Once we were off the train, we walked back the cottage, the dogs immediately collapsed again for the night. I promptly headed to the shower after putting my walking boots on the radiator to dry out. In the evening we settled in to the most disappointing Chinese Takeaway ever (to be fair it wasn’t reviewed great online, but choices for takeaways were so limited!), we watched a few movies before switching off for the night for the big climb.


Easter Sunday we woke up to the sun shining and the skies clear – we had a hearty breakfast and headed over to Snowdon planning to take the easier route called “Pen-y-Pass” to the top. We were expecting that there wouldn’t be that many mad people on Easter Sunday climbing – especially as early as we were there, but arrived to a full car park and had to go down the road a few miles to the park and ride, where there were buses and taxis available to take you back to the top. We decided to get a bus up (thinking it would be cheaper, but the price per person turned out to be the same as the taxis!) where the dogs were well fussed by strangers and it was yet again another mode of public transportation they enjoyed.

Pen-y-Pass is deemed the beginner route to the top and whilst I’m no mountain climber I obviously walk a lot with the dogs – I think you definitely have to be willing to either take your time and do the walk over 6+ hours or be fit. Like I said in earlier posts I was still half recovering from a Chest Infection (and I’m still getting over it a month or so on!) and it didn’t put me in best stead for the walk.

The walk starts as a steady winding incline on a wide pathway, it’s a comfortable walk and compared to other routes you’re not having to scramble around on an uneven surface. We kept the dogs on their leads for the entire of the way up there which helped pull us up to the top but we were unsure as to how well they were also going to cope with the hills (we’re from such a flat area of the country that molehills are basically marked on the map as a gradient). The boys were all well behaved and patient with me being slow, thirsty and coughing. There was one point where I got severe pins and needles in both of my legs and had to stop as I didn’t feel in control of my feet and thought I was going to start tripping over the cobbled paths.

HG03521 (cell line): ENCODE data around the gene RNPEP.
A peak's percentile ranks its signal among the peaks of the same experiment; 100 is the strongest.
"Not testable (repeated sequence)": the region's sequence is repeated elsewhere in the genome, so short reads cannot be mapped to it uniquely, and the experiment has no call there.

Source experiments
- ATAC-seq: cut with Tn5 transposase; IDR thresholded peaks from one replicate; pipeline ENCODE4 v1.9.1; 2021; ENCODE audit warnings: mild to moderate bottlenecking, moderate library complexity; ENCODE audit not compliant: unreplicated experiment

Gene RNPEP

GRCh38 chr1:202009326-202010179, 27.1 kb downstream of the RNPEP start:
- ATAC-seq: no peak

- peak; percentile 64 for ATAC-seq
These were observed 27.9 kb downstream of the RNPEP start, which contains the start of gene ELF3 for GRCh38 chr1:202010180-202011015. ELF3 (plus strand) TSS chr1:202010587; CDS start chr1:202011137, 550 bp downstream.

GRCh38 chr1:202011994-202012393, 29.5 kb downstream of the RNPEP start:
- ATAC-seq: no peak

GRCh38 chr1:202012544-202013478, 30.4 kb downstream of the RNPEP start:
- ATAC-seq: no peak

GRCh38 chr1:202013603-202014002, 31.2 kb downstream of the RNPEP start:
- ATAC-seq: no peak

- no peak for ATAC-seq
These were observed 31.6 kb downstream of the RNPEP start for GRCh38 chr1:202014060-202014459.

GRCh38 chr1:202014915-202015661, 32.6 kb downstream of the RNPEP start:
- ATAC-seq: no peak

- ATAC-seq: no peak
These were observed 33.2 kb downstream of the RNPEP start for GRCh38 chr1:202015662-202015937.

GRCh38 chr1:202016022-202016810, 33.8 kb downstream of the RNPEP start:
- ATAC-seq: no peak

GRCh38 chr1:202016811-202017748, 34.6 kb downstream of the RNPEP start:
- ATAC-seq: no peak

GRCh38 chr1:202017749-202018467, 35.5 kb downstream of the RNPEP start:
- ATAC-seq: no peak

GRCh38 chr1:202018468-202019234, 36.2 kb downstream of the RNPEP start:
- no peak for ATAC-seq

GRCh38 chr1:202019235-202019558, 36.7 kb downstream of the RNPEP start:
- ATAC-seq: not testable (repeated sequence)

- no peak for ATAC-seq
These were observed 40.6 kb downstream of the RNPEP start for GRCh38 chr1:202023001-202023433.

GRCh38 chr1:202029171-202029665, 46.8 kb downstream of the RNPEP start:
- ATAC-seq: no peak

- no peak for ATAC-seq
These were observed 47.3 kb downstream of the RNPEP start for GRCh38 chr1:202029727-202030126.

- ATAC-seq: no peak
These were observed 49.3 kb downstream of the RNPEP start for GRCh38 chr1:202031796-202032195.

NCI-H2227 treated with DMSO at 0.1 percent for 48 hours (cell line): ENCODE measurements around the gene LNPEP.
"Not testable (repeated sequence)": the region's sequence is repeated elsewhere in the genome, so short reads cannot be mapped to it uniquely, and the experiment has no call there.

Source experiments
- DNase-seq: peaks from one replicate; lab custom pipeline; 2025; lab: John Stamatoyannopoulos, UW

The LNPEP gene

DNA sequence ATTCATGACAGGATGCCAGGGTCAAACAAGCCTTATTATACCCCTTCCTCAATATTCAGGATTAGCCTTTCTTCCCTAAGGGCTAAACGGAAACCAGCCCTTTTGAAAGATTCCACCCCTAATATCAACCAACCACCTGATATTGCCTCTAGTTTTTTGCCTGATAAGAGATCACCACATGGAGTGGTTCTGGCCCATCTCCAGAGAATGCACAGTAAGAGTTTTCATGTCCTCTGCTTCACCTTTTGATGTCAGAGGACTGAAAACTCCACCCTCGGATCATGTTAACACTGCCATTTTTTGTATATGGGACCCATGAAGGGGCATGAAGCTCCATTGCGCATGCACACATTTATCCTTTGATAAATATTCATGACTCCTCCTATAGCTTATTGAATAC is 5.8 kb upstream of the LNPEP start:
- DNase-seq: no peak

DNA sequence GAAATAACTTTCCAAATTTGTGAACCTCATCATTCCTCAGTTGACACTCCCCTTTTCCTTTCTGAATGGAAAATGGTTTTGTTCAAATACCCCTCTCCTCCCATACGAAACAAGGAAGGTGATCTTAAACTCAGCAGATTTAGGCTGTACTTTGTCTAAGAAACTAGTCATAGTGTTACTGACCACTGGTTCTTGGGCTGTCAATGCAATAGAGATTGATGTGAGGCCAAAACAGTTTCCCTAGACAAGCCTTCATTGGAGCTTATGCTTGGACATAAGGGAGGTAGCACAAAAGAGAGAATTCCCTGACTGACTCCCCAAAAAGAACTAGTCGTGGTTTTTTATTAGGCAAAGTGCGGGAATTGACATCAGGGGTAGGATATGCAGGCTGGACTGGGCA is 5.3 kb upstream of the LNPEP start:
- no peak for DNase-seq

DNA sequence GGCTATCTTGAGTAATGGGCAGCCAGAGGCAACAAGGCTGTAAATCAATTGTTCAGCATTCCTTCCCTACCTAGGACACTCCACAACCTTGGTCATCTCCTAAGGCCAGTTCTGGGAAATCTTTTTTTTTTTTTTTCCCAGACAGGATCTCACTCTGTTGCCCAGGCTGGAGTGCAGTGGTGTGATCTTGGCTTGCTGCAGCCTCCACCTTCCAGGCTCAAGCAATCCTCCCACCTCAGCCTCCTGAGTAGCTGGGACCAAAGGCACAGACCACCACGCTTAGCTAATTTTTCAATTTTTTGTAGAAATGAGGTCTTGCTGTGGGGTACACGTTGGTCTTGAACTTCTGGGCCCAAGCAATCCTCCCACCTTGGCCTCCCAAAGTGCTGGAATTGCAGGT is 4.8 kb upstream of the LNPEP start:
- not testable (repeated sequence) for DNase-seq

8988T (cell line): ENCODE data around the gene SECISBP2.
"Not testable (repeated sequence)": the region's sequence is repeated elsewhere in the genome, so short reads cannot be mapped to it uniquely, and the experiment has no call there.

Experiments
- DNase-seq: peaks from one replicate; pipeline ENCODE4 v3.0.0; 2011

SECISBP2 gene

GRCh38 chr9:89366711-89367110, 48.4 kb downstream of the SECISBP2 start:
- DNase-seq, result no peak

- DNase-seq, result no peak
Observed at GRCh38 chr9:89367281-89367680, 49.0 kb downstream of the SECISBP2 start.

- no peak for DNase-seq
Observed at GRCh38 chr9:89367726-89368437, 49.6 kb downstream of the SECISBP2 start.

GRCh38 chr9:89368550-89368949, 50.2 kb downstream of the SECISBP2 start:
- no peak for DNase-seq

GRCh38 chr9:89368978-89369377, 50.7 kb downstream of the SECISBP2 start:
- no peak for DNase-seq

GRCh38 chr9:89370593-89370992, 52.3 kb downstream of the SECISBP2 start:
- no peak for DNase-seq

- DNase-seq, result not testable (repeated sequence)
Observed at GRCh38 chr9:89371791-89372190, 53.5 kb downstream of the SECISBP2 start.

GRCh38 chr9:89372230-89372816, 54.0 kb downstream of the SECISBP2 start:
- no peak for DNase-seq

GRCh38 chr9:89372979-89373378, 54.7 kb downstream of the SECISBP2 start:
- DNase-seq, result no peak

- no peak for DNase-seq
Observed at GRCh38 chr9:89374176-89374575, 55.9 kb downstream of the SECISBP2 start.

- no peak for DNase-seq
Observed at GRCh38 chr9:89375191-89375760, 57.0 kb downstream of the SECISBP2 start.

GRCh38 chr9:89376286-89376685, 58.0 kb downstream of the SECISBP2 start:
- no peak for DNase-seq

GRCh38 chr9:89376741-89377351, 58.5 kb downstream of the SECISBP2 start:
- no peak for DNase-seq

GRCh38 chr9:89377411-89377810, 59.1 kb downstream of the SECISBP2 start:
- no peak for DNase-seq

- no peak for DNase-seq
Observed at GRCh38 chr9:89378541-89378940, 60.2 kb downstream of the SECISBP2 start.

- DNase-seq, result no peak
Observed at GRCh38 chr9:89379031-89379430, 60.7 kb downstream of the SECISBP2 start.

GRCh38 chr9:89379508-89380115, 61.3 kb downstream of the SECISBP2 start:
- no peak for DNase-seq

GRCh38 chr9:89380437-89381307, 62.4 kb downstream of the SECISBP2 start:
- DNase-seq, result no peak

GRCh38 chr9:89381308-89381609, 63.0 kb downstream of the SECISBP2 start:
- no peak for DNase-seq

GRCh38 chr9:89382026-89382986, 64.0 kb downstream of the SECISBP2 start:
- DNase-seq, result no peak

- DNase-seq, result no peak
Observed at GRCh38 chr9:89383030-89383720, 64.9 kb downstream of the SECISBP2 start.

Even as a beginner walk – it didn’t stop the views from being beautiful. The walk starts as a steady incline which has views of the hills surrounding Mount Snowdon, the sun was shining over the hills and it made for a very beautiful walk and yet again I was too hot and de-robing – (proudly the only person towards the end not wearing a coat). the route levels out as you pass over a lake…. which yes – Charlie of course dived into promptly. If you are a beginner and struggle this would have been a semi good place to walk to and turn around without too much strain (and still seeing some lovely scenery on the way! After this walk started to get steeper and rockier under foot. About 3/4 of the way up I declared with tears in my eyes I didn’t think I could continue so Ben encouraged me to keep going a bit further before we stopped half an hour for lunch and for me to pull myself together.

Whilst we were hoping to make it all the way to the top we learnt from other people coming back down that we would have needed clamps and ice picks to make it on foot which we were unprepared for – so we made it pretty much as far as we could go and that will be a journey for another day. There was a second lake just below where a steep area called the zig zag starts and lots of paths meet together, it’s narrower, busier and more rocky and we didn’t think the dogs would handle it too well. So we enjoyed the lake, Charlie watched another spaniel painfully jumping into the snow melt lake and was very happy to be let off the lead to jump in (in fact as you see from the picture below he didn’t even wait to be let off the lead!) – although he was definitely shocked at the temperature.